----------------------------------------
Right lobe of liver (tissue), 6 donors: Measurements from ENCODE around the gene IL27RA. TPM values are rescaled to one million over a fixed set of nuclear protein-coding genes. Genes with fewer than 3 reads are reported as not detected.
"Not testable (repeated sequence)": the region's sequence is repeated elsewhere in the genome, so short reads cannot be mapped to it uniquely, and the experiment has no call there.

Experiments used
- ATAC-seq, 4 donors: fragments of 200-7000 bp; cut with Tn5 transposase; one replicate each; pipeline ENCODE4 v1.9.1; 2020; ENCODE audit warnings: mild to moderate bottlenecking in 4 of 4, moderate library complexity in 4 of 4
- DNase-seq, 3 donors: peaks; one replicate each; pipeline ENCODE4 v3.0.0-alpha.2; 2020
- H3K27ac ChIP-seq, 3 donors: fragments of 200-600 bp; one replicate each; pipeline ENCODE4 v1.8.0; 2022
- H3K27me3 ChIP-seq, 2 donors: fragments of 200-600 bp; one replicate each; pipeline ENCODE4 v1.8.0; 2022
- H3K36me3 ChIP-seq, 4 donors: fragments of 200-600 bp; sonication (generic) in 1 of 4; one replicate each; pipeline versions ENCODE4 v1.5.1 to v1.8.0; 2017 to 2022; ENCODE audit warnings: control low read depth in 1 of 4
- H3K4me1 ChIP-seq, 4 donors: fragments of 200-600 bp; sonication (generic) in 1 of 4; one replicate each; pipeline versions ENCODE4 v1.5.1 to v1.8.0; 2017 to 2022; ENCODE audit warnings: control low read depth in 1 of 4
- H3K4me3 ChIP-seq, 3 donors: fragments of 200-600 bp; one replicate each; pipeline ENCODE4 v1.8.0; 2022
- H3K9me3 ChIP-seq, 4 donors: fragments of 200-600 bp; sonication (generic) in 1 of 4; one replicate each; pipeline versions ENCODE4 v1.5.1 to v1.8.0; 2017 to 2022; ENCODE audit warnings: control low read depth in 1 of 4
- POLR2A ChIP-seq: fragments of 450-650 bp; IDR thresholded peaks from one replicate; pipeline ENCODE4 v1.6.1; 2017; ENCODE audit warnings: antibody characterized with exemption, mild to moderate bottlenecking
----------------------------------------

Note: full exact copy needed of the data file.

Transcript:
Right lobe of liver (tissue), 6 donors: Measurements from ENCODE around the gene IL27RA. TPM values are rescaled to one million over a fixed set of nuclear protein-coding genes. Genes with fewer than 3 reads are reported as not detected.
"Not testable (repeated sequence)": the region's sequence is repeated elsewhere in the genome, so short reads cannot be mapped to it uniquely, and the experiment has no call there.

Experiments used
- ATAC-seq, 4 donors: fragments of 200-7000 bp; cut with Tn5 transposase; one replicate each; pipeline ENCODE4 v1.9.1; 2020; ENCODE audit warnings: mild to moderate bottlenecking in 4 of 4, moderate library complexity in 4 of 4
- DNase-seq, 3 donors: peaks; one replicate each; pipeline ENCODE4 v3.0.0-alpha.2; 2020
- H3K27ac ChIP-seq, 3 donors: fragments of 200-600 bp; one replicate each; pipeline ENCODE4 v1.8.0; 2022
- H3K27me3 ChIP-seq, 2 donors: fragments of 200-600 bp; one replicate each; pipeline ENCODE4 v1.8.0; 2022
- H3K36me3 ChIP-seq, 4 donors: fragments of 200-600 bp; sonication (generic) in 1 of 4; one replicate each; pipeline versions ENCODE4 v1.5.1 to v1.8.0; 2017 to 2022; ENCODE audit warnings: control low read depth in 1 of 4
- H3K4me1 ChIP-seq, 4 donors: fragments of 200-600 bp; sonication (generic) in 1 of 4; one replicate each; pipeline versions ENCODE4 v1.5.1 to v1.8.0; 2017 to 2022; ENCODE audit warnings: control low read depth in 1 of 4
- H3K4me3 ChIP-seq, 3 donors: fragments of 200-600 bp; one replicate each; pipeline ENCODE4 v1.8.0; 2022
- H3K9me3 ChIP-seq, 4 donors: fragments of 200-600 bp; sonication (generic) in 1 of 4; one replicate each; pipeline versions ENCODE4 v1.5.1 to v1.8.0; 2017 to 2022; ENCODE audit warnings: control low read depth in 1 of 4
- POLR2A ChIP-seq: fragments of 450-650 bp; IDR thresholded peaks from one replicate; pipeline ENCODE4 v1.6.1; 2017; ENCODE audit warnings: antibody characterized with exemption, mild to moderate bottlenecking